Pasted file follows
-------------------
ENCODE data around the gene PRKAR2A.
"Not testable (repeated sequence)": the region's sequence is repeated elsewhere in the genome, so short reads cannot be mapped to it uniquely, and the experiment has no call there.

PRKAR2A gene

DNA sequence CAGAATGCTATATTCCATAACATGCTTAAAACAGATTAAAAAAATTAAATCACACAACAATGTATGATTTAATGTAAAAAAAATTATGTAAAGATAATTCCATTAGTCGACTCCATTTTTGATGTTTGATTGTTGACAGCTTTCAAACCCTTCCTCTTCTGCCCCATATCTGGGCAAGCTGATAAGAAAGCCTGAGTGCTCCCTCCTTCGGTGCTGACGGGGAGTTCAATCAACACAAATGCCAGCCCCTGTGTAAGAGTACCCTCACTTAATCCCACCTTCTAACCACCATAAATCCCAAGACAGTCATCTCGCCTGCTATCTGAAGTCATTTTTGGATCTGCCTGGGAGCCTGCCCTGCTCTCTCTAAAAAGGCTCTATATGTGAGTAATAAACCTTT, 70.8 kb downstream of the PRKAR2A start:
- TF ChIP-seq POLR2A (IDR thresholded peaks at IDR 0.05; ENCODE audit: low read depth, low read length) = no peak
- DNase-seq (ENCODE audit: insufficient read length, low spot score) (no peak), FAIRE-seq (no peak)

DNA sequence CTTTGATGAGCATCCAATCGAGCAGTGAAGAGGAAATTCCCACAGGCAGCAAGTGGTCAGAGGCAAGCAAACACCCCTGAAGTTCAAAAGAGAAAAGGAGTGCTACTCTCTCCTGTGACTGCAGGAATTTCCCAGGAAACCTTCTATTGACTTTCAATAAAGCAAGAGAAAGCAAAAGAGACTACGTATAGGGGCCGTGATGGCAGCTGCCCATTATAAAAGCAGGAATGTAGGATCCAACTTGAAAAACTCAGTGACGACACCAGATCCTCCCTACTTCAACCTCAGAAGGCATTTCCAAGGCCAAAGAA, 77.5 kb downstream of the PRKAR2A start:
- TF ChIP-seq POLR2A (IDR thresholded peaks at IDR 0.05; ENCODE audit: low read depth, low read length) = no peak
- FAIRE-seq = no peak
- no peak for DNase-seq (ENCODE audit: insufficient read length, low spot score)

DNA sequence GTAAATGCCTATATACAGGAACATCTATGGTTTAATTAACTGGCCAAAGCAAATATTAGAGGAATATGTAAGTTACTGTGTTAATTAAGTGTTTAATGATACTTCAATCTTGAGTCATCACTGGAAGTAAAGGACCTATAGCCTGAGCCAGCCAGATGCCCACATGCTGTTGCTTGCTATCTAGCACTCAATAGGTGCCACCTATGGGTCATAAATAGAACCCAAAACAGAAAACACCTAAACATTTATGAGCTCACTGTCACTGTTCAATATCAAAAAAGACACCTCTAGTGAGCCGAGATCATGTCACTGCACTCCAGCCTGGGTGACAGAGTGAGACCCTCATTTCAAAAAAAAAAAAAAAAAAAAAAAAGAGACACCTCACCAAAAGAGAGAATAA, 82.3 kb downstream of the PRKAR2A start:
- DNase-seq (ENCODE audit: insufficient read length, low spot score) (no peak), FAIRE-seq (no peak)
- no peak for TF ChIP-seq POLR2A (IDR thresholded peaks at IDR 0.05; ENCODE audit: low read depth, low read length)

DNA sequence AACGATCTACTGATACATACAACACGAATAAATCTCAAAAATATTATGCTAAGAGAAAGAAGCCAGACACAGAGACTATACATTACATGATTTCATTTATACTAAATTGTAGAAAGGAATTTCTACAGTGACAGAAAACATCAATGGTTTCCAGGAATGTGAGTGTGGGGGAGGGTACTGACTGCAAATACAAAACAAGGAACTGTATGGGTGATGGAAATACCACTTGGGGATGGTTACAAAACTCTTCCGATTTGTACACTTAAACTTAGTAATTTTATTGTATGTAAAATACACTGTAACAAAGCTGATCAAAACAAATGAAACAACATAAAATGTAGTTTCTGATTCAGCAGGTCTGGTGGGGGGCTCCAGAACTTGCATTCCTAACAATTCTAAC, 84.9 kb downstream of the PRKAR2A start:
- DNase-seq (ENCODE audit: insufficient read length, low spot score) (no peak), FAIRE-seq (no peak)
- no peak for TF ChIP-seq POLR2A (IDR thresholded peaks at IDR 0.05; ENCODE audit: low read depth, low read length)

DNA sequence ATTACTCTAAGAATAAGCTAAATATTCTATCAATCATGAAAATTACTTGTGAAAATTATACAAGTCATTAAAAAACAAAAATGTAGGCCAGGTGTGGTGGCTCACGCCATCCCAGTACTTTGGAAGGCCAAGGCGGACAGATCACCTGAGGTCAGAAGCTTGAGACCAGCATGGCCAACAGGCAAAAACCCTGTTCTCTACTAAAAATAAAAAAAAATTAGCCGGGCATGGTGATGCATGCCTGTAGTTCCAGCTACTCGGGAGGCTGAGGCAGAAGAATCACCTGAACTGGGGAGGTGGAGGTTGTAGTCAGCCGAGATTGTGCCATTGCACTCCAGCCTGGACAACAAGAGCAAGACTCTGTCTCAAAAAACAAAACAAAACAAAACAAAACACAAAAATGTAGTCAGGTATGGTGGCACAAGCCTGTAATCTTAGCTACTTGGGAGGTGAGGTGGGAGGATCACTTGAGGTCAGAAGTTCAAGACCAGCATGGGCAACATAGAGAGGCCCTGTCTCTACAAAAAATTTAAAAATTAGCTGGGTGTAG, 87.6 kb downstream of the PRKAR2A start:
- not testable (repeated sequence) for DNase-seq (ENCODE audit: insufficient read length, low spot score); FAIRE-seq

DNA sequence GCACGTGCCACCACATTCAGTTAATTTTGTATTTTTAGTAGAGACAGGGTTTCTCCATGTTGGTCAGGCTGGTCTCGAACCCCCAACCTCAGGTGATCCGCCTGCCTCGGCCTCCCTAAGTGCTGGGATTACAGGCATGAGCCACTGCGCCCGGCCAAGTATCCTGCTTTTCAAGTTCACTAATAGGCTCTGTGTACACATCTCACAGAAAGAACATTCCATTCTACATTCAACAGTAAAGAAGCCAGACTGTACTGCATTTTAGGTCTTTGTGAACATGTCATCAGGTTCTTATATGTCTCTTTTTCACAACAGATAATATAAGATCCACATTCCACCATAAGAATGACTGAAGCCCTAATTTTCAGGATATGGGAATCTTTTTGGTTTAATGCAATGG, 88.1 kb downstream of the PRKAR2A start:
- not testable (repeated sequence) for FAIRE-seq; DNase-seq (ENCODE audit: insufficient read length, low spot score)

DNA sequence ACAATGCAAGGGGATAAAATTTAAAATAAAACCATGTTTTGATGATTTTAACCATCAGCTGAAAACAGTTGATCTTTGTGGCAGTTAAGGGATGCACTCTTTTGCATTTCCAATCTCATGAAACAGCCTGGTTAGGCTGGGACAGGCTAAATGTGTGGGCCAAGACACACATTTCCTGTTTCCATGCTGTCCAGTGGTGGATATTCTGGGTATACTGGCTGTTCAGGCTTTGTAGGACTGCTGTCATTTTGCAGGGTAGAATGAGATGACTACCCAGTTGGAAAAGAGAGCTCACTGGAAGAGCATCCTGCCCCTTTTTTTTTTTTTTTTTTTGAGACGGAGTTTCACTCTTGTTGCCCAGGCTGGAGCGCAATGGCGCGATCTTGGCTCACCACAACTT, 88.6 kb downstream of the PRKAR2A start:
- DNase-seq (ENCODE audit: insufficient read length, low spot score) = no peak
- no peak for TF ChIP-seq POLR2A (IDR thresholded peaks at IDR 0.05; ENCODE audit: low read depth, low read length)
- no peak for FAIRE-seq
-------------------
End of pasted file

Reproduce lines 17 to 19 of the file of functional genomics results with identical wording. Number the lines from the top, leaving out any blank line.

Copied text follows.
DNA sequence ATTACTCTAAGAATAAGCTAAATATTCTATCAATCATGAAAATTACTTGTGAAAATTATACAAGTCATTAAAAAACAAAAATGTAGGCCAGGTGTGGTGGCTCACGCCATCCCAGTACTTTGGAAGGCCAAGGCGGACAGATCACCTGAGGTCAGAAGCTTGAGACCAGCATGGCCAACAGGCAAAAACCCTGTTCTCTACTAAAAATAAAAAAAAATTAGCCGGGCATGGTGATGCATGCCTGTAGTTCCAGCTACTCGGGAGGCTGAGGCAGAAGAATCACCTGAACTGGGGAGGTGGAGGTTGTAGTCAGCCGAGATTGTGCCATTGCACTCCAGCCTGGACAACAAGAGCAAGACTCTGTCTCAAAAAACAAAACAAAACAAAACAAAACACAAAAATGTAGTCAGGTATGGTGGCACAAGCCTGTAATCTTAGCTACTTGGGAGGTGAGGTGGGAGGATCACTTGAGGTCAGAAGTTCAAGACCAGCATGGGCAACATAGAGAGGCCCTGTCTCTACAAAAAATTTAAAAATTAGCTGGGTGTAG, 87.6 kb downstream of the PRKAR2A start:
- not testable (repeated sequence) for DNase-seq (ENCODE audit: insufficient read length, low spot score); FAIRE-seq

DNA sequence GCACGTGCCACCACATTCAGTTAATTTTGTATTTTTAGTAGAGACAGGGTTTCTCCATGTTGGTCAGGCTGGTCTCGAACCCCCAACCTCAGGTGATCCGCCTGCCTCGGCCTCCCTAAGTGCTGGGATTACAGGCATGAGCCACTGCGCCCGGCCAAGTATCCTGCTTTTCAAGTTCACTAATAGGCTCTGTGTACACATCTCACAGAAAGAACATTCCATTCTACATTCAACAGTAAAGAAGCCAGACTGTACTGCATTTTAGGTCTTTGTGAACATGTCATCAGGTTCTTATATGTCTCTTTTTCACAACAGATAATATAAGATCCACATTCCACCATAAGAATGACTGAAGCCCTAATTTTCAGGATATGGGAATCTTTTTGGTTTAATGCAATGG, 88.1 kb downstream of the PRKAR2A start: